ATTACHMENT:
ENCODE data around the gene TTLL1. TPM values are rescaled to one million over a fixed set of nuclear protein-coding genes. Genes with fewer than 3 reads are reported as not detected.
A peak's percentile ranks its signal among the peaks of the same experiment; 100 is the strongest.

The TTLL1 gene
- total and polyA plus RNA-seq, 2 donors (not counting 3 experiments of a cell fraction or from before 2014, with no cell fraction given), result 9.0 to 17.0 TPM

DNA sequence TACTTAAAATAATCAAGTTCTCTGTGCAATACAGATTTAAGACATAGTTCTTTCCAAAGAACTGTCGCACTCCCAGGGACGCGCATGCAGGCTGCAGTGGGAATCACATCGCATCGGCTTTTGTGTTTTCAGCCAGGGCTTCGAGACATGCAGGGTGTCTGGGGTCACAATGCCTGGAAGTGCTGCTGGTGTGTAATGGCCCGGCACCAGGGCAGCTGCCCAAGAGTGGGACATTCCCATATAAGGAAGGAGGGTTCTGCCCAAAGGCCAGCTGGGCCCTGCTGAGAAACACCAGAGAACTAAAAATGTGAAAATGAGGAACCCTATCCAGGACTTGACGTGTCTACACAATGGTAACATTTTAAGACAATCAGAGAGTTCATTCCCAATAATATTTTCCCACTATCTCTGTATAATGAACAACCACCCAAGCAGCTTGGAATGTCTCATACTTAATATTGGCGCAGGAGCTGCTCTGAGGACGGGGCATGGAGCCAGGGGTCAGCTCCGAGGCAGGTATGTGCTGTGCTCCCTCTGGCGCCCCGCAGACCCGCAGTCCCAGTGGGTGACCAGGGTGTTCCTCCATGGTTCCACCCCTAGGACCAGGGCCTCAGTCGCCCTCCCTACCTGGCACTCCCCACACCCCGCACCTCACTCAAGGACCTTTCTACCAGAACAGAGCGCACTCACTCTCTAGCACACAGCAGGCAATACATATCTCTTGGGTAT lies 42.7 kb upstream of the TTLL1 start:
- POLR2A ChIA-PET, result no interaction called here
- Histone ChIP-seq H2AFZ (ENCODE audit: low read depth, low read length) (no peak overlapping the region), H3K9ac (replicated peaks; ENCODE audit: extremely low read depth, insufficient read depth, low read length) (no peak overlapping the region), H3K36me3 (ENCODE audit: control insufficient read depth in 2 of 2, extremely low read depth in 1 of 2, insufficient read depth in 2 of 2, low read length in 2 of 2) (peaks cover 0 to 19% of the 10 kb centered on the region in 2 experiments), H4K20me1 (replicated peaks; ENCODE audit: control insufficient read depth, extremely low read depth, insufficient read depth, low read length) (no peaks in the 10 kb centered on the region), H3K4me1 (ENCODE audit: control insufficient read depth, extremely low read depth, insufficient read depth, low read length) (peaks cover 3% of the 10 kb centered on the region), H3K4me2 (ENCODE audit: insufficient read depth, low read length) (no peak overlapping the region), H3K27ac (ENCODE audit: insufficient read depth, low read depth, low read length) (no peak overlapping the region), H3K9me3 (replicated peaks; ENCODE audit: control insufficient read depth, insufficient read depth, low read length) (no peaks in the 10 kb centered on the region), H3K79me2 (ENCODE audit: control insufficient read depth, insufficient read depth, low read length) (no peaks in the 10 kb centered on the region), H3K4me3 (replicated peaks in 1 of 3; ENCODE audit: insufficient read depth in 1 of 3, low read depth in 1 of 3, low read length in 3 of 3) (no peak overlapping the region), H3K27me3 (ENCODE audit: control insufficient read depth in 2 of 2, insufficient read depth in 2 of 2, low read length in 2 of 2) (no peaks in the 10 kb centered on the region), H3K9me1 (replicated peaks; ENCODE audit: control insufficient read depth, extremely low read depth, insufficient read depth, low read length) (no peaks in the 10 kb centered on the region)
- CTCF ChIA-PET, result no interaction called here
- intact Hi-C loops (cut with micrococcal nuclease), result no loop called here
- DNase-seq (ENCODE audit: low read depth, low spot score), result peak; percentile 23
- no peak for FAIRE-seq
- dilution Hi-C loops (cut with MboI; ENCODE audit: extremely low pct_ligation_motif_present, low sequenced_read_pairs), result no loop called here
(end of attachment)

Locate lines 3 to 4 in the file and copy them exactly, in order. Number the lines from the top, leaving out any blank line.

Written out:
The TTLL1 gene
- total and polyA plus RNA-seq, 2 donors (not counting 3 experiments of a cell fraction or from before 2014, with no cell fraction given), result 9.0 to 17.0 TPM